The ODE alignment study meetings are a unique opportunity for educators to engage professionally with their peers from across the state. Participants will leave the meetings with a better understanding of how assessment items are aligned to the content, skills, and difficulty of Ohio’s Learning Standards, and of the expectations for student performance on Ohio’s English language arts, mathematics, and science assessments. Like the Standard Setting Committees, Alignment Studies Committees will only meet once for a two-day meeting in July 2017.
Performance Standards Confirmation Committees
The State Board of Education adopts performance standards for Ohio’s State Tests that are used to determine whether a student meets the proficiency level. The Board has directed the Ohio Department of Education to conduct a confirmation process to review where the performance levels are set for the English language arts and mathematics tests. Note that this process will examine performance levels, such as Proficient, rather than Ohio’s content learning standards. As part of the review process, the Department is seeking input from both educators and parents around the current settings and meaning of performance standards for Ohio’s students as they progress in school and as they prepare for life beyond high school.
These interactive, virtual discussions with parents will take place on October 27, 2020, for elementary committees, October 28, 2020, for middle school committees, and October 29, 2020, for high school committees. All meetings will be from 10:00-11:30 a.m. We are looking for parents to participate in one of six groups: English language arts for elementary, middle, and high school and mathematics for elementary, middle, and high school. Participants should have online access for viewing the meeting information virtually, but video capability is not required. Information from this discussion will be shared with educator committees as they take a technical look at how the performance levels were originally set. Finally, the State Board will receive a report on the feedback from parents and the outcomes of the educator review committees as board members evaluate whether the performance levels are accurately determining whether a student is proficient in English language arts and math.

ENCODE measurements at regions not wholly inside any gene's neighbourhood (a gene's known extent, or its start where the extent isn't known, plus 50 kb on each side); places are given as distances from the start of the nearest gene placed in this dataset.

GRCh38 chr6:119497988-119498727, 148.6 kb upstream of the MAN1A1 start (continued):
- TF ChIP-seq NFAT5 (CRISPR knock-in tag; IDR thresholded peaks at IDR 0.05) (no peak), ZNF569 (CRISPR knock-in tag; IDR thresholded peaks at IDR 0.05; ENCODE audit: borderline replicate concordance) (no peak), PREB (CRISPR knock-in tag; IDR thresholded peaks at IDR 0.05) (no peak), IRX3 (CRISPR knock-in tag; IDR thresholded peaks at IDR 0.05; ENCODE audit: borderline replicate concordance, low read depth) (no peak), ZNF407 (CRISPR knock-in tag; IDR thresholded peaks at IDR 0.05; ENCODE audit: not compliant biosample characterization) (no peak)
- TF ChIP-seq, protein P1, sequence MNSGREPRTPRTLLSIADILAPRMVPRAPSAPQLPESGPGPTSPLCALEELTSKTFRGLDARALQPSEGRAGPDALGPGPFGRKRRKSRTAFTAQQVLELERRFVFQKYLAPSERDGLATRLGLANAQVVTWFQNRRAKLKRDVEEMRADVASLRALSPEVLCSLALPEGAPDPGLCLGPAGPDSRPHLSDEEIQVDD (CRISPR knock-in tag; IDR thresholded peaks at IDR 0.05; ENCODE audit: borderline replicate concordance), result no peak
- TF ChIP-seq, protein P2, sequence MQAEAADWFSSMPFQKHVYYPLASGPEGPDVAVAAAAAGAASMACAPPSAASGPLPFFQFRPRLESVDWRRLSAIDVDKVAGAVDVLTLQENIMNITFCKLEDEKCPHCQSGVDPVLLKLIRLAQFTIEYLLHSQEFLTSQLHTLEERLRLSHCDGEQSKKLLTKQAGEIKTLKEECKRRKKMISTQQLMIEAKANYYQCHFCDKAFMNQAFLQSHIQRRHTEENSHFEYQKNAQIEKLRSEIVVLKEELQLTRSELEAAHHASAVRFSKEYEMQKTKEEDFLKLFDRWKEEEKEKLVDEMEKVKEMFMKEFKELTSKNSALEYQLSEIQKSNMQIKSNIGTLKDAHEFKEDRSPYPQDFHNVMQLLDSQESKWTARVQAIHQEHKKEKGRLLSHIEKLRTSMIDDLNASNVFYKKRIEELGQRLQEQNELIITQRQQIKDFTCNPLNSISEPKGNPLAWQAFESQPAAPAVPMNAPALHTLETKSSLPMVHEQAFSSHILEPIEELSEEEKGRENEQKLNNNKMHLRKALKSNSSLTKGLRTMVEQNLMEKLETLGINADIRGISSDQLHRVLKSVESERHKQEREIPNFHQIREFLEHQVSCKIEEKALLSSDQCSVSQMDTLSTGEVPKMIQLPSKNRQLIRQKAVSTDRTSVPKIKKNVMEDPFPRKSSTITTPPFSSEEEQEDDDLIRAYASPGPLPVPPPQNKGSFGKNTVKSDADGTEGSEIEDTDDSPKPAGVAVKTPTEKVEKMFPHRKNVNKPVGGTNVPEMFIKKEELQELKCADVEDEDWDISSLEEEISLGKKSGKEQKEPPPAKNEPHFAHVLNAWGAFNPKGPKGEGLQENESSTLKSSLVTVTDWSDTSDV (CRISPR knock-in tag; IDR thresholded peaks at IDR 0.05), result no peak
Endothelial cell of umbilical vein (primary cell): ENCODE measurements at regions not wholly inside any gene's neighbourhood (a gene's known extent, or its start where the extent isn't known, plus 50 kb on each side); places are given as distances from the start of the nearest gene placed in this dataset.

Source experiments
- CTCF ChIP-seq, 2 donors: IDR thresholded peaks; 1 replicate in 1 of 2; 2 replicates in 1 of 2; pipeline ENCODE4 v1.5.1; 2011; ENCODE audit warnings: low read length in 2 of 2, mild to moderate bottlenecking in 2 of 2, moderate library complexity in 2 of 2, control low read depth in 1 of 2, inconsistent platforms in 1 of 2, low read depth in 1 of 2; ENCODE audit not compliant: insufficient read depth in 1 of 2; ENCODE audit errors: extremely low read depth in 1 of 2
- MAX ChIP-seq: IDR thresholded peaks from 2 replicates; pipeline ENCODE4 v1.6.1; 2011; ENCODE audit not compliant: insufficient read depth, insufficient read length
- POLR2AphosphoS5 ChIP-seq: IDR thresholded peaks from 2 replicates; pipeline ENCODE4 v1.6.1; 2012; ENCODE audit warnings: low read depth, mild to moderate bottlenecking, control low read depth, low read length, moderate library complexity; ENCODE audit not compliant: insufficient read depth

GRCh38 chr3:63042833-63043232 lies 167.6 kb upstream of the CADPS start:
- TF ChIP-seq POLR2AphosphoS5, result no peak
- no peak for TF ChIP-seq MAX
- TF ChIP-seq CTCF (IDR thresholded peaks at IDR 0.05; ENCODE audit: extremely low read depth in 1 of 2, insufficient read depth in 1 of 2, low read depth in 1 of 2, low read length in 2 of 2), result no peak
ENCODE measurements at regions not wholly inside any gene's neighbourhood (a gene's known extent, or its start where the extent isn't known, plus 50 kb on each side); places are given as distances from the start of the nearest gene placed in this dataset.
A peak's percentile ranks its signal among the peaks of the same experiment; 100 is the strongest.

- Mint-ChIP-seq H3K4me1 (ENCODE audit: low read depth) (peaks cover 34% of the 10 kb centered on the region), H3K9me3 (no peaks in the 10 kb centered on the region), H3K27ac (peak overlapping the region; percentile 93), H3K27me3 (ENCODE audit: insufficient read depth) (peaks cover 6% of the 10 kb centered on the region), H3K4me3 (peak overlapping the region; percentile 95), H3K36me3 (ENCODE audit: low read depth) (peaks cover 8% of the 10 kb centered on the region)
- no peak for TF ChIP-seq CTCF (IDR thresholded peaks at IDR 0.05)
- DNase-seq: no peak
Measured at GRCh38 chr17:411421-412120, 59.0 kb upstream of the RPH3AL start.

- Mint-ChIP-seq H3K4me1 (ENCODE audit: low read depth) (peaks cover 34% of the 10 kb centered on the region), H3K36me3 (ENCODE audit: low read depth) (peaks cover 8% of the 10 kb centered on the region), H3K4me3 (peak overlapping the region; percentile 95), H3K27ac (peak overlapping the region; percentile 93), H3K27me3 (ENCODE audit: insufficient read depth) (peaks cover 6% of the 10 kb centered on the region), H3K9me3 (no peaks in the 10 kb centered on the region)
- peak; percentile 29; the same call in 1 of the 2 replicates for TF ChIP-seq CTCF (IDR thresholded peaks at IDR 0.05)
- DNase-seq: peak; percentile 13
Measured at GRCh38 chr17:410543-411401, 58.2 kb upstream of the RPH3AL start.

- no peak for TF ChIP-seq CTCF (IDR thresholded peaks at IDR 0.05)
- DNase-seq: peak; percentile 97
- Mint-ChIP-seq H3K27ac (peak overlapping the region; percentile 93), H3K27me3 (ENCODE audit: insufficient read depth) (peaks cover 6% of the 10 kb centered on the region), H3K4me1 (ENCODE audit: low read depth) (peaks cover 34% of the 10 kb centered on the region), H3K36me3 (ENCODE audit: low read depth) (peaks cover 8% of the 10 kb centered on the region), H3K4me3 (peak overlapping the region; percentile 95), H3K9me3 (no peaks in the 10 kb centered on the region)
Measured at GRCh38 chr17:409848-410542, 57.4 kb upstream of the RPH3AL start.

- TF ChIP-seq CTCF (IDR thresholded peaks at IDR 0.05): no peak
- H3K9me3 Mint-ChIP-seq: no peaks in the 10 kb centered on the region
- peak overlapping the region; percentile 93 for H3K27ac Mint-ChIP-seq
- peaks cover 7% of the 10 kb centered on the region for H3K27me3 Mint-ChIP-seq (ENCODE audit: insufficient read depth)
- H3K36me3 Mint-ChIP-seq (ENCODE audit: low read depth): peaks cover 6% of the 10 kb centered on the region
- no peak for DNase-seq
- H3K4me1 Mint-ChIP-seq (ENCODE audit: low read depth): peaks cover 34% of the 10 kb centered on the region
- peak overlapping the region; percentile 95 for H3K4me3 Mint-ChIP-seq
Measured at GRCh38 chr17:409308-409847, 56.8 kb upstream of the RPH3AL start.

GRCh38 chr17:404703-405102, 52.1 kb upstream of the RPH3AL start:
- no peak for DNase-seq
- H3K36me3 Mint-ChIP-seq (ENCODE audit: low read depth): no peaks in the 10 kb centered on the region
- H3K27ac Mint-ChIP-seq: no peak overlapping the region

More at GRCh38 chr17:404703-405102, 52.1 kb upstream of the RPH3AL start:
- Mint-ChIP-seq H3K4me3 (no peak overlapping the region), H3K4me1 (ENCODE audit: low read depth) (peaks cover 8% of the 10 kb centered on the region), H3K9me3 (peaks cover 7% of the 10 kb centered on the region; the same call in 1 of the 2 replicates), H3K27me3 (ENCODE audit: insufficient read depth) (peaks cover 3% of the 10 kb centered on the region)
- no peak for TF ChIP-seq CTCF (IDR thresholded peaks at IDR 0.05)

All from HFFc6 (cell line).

These committees will consist of Ohio stakeholders from across the state who have expertise and considerable knowledge of the learning standards in the content and grade levels for which they apply. These committees will meet only one time, all-day on both November 17 and 18, 2020. Their purpose is to confirm that the performance levels (“cut scores”) for each test were set appropriately or determine that they need to be revisited. Training will be provided for all committee members who will use internet-based tools to review range performance level descriptors (PLDs), develop threshold PLDs, review ordered item books, and evaluate the performance standards. Each grade and subject area committee will operate independently of the other committees. For all eligible participants, costs for substitute teachers will be reimbursed directly to school districts. Nondisclosure agreements will be signed and submitted at the meeting in order to maintain test security.
Test Development Information
Get Involved in Developing State Tests
If you would like to nominate yourself or someone else for membership on an assessment committee, please click here to complete the nomination form and submit it online.
Last Modified: 1/4/2021 9:11:31 AM